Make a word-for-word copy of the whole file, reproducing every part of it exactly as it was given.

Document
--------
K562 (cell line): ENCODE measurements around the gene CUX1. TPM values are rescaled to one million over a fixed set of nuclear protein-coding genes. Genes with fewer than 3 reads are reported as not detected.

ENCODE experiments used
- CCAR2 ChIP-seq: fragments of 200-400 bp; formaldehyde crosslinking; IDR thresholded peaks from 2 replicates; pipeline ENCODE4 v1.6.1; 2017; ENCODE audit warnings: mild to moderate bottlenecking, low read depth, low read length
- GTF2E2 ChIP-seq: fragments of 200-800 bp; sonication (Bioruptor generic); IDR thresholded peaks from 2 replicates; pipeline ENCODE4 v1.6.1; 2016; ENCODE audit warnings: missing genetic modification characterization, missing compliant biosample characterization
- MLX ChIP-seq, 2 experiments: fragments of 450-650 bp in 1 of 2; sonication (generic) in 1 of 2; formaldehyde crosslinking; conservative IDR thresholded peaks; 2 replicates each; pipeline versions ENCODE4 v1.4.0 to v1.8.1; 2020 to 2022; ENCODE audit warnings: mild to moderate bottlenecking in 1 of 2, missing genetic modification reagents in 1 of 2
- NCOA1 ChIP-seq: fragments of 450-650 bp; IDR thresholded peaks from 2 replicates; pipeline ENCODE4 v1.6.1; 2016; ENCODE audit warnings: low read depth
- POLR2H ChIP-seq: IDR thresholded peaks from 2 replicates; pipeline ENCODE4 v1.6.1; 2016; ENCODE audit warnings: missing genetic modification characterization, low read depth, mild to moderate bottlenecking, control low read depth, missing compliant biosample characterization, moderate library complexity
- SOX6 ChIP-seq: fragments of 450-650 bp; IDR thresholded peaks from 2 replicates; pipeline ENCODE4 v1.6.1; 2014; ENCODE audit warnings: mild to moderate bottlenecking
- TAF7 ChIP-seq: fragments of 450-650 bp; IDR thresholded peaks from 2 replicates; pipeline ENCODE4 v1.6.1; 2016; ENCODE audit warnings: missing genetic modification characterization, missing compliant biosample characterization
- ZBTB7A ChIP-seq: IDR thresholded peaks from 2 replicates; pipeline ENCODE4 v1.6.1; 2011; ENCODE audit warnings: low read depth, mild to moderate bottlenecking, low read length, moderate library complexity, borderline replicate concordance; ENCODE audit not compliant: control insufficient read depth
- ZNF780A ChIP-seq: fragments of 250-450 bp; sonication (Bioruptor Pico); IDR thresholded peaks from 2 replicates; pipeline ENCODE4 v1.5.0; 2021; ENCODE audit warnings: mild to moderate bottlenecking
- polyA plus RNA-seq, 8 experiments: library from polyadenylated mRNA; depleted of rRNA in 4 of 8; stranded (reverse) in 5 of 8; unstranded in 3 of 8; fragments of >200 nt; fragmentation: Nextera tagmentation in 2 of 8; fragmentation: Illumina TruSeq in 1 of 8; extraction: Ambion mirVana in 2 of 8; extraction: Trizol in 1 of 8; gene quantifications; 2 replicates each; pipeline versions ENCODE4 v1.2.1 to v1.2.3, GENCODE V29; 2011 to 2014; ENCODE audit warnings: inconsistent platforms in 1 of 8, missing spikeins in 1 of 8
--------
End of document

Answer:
K562 (cell line): ENCODE measurements around the gene CUX1. TPM values are rescaled to one million over a fixed set of nuclear protein-coding genes. Genes with fewer than 3 reads are reported as not detected.

ENCODE experiments used
- CCAR2 ChIP-seq: fragments of 200-400 bp; formaldehyde crosslinking; IDR thresholded peaks from 2 replicates; pipeline ENCODE4 v1.6.1; 2017; ENCODE audit warnings: mild to moderate bottlenecking, low read depth, low read length
- GTF2E2 ChIP-seq: fragments of 200-800 bp; sonication (Bioruptor generic); IDR thresholded peaks from 2 replicates; pipeline ENCODE4 v1.6.1; 2016; ENCODE audit warnings: missing genetic modification characterization, missing compliant biosample characterization
- MLX ChIP-seq, 2 experiments: fragments of 450-650 bp in 1 of 2; sonication (generic) in 1 of 2; formaldehyde crosslinking; conservative IDR thresholded peaks; 2 replicates each; pipeline versions ENCODE4 v1.4.0 to v1.8.1; 2020 to 2022; ENCODE audit warnings: mild to moderate bottlenecking in 1 of 2, missing genetic modification reagents in 1 of 2
- NCOA1 ChIP-seq: fragments of 450-650 bp; IDR thresholded peaks from 2 replicates; pipeline ENCODE4 v1.6.1; 2016; ENCODE audit warnings: low read depth
- POLR2H ChIP-seq: IDR thresholded peaks from 2 replicates; pipeline ENCODE4 v1.6.1; 2016; ENCODE audit warnings: missing genetic modification characterization, low read depth, mild to moderate bottlenecking, control low read depth, missing compliant biosample characterization, moderate library complexity
- SOX6 ChIP-seq: fragments of 450-650 bp; IDR thresholded peaks from 2 replicates; pipeline ENCODE4 v1.6.1; 2014; ENCODE audit warnings: mild to moderate bottlenecking
- TAF7 ChIP-seq: fragments of 450-650 bp; IDR thresholded peaks from 2 replicates; pipeline ENCODE4 v1.6.1; 2016; ENCODE audit warnings: missing genetic modification characterization, missing compliant biosample characterization
- ZBTB7A ChIP-seq: IDR thresholded peaks from 2 replicates; pipeline ENCODE4 v1.6.1; 2011; ENCODE audit warnings: low read depth, mild to moderate bottlenecking, low read length, moderate library complexity, borderline replicate concordance; ENCODE audit not compliant: control insufficient read depth
- ZNF780A ChIP-seq: fragments of 250-450 bp; sonication (Bioruptor Pico); IDR thresholded peaks from 2 replicates; pipeline ENCODE4 v1.5.0; 2021; ENCODE audit warnings: mild to moderate bottlenecking
- polyA plus RNA-seq, 8 experiments: library from polyadenylated mRNA; depleted of rRNA in 4 of 8; stranded (reverse) in 5 of 8; unstranded in 3 of 8; fragments of >200 nt; fragmentation: Nextera tagmentation in 2 of 8; fragmentation: Illumina TruSeq in 1 of 8; extraction: Ambion mirVana in 2 of 8; extraction: Trizol in 1 of 8; gene quantifications; 2 replicates each; pipeline versions ENCODE4 v1.2.1 to v1.2.3, GENCODE V29; 2011 to 2014; ENCODE audit warnings: inconsistent platforms in 1 of 8, missing spikeins in 1 of 8